School hopefuls doubt reforms

Board of Education candidates speak at forum

3 of 4 critical of Smith

Governor to appoint member to at-large seat

Anne Arundel

April 15, 2004|By Laura Loh | Laura Loh,SUN STAFF

Several candidates for the Anne Arundel County school board expressed doubt last night about the system's newly standardized curricula and school schedules - two reforms that Superintendent Eric J. Smith said were needed to improve student performance.

Fielding questions from a group of 70 church and civic group representatives, three of the four candidates for one pending vacancy were occasionally critical of Smith's leadership.

Pamela K. Bukowski, a mother of six and a regular volunteer in Annapolis schools, called the new four-period block schedules in secondary schools "very detrimental" to students.

Severna Park attorney Michael G. Leahy took a shot at the uniform math and reading curricula rolled out last fall to the county's elementary schools, saying they have helped struggling pupils make "great strides," but that "test scores are actually lower" at traditionally high-achieving schools.

Retired county teacher George R. Schmidt argued for the return of creativity into the county's schools, saying there was too much emphasis on testing.

But the fourth candidate, Jacqueline Boone Allsup, an assistant nursing professor at Anne Arundel Community College, said she was in favor of a uniform curriculum because it could provide consistency across county schools, which rank among the best and worst in the state.

The candidates' comments came during a forum at Severna Park High School held by the county's school board nominating convention.

The convention will hold a final hearing next week and vote May 4 to select two candidates whose names will be forwarded to Gov. Robert L. Ehrlich Jr. - who is not bound by the nominations in making the appointment. The new member will fill the at-large seat of board Vice President Anthony Spencer, whose five-year term expires in June.

Allsup, 56, has previously sought political offices, making unsuccessful bids for the House of Delegates in 1998 and the Orphans' Court in 2002. The grandmother of three county pupils said those campaign experiences would help her on the school board.

"Having been around the county and listened to people about the issues or problems they have with schools, I thought I could be an asset to the school board," Allsup said in an interview before the session.

The Glen Burnie resident said she is concerned about testing data that show the average performance of minority, disabled and poor students lags behind that of white students.

Bukowski, 53, a substitute teacher in Anne Arundel and former speech pathologist, said she has toyed with the idea of running for the school board for nine years. She was prompted to run now, she said, in part because of the recent controversy over Annapolis High School Principal Deborah Williams, who was ousted last month after sparking a revolt among some teachers and parents.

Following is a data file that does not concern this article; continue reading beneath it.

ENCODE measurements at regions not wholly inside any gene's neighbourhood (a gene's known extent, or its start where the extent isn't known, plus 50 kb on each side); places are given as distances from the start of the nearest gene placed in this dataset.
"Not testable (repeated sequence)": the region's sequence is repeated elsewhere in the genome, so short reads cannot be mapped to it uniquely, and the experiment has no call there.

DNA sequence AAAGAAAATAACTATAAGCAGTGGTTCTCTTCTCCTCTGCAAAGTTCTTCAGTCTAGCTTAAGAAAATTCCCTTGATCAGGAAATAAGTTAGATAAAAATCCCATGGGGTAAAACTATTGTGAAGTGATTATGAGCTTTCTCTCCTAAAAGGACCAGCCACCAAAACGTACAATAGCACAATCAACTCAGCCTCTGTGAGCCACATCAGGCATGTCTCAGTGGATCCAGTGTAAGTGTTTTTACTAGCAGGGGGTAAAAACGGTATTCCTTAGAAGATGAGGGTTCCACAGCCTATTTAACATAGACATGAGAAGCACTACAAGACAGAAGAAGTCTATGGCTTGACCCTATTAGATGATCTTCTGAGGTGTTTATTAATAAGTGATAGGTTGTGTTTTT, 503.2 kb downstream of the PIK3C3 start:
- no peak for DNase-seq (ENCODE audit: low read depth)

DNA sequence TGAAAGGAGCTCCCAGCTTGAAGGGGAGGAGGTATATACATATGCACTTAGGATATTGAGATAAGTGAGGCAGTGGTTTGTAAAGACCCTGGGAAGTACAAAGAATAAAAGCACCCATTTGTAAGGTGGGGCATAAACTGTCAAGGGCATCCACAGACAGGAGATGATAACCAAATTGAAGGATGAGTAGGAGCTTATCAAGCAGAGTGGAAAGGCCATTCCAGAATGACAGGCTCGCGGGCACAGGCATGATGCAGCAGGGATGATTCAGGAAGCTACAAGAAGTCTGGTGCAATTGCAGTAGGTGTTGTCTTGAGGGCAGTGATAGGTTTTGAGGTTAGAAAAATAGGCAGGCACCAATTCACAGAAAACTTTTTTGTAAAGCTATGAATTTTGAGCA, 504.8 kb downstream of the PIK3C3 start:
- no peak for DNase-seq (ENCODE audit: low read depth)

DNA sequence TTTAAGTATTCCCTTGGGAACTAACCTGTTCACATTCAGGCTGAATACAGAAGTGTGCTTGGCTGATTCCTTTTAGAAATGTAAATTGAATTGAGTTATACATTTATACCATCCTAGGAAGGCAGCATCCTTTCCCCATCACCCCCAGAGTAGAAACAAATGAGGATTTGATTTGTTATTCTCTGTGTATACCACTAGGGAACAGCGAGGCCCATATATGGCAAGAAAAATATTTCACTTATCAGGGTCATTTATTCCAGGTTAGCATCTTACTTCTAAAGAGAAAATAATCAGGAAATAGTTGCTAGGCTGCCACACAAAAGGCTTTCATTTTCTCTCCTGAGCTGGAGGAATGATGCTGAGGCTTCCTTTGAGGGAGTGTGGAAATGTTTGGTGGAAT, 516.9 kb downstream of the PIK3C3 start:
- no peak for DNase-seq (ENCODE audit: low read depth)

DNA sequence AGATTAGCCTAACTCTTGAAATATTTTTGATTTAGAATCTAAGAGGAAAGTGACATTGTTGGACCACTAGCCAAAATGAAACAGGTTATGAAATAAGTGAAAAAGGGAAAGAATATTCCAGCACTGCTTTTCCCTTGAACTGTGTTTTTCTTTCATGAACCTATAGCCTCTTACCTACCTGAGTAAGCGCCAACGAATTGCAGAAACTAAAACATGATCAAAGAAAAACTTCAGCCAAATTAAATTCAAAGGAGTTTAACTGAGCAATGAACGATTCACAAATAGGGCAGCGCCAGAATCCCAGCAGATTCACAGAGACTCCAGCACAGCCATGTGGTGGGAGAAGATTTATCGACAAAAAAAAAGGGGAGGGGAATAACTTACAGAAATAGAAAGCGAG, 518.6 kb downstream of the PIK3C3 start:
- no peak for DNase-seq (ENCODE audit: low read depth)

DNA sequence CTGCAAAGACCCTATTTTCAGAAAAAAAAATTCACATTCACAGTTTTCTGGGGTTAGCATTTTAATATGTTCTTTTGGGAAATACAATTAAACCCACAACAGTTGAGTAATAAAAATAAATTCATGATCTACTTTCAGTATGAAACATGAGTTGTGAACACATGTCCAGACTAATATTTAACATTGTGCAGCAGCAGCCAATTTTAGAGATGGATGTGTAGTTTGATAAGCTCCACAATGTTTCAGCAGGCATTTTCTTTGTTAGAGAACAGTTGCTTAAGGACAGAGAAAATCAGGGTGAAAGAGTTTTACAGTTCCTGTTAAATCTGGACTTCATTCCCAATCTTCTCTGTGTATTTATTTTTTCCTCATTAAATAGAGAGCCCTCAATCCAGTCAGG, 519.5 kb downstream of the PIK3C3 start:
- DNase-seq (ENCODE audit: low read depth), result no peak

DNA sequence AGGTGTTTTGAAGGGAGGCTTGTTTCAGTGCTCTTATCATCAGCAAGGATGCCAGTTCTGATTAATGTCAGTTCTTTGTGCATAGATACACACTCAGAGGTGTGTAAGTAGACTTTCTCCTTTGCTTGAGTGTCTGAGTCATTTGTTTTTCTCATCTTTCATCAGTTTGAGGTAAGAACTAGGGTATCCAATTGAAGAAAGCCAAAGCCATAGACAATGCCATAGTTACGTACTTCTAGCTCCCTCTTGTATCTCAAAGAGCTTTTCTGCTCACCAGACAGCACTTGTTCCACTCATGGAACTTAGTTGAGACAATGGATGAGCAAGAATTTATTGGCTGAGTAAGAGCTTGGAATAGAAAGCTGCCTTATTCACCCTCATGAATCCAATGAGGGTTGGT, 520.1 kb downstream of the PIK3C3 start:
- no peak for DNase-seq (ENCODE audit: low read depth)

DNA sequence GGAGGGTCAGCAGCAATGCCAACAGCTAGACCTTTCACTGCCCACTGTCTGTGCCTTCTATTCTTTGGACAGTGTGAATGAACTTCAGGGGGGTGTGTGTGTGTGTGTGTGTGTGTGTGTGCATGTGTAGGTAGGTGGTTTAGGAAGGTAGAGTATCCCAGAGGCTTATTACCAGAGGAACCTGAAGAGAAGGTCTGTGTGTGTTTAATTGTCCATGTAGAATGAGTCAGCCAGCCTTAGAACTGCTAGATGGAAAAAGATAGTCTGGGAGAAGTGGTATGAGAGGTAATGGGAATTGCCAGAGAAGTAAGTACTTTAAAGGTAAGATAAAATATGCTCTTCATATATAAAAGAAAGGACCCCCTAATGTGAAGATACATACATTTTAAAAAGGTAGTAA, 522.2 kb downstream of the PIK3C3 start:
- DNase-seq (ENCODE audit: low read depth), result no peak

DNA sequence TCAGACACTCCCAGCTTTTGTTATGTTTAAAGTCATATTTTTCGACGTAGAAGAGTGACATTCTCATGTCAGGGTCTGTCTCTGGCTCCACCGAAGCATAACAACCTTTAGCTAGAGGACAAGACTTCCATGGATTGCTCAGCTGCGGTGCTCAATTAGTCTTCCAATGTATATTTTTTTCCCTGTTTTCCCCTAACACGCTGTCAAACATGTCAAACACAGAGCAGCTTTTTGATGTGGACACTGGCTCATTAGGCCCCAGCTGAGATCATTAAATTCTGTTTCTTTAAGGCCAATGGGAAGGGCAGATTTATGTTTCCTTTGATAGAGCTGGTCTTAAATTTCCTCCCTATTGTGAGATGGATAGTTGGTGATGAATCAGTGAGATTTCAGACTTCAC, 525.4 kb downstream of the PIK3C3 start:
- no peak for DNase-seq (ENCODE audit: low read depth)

"It goes back to a lack of response from the Board of Education," Bukowski said before the session. "It appeared that people weren't being listened to who had legitimate complaints."

Bukowski said she would strive as a school board member to make sure constituents feel their concerns are heard. She also is interested in shifting high school start times to a later hour, and questions some of Smith's initiatives, including the secondary school schedules and the enrollment of larger numbers of students in college-level classes.

Leahy, 49, a father of two county pupils, is seeking a school board appointment for the second time in two years. He said his experience as a lawyer and former banker in dealing with large financial transactions would assist the school board in decision-making during difficult fiscal times.

One of his priorities as a board member would be to address school construction needs and what he feels is an inadequate supply of classroom materials. "I believe it is criminal that many teachers dig deep into their own pockets to provide their students with school supplies," he wrote in his candidate statement.

Schmidt, 64, who worked in Anne Arundel schools for more than 37 years, said he is troubled by what he considers a rise in standardization and a suppression of creativity. "You've got to humanize the learning environment," he said in an interview. "You can over-standardize, you can over-regulate people."

The Severna Park resident works part time in the county state's attorney's office on serious traffic cases, and earned a doctorate in education in 1990 from the University of Maryland after writing a dissertation on Anne Arundel schools.

Schmidt wrote in his candidate statement that he would support programs that "help students learn how to become socially responsible ... productive and healthy and happy citizens."

Baltimore Sun Articles
|
|
|
Please note the green-lined linked article text has been applied commercially without any involvement from our newsroom editors, reporters or any other editorial staff.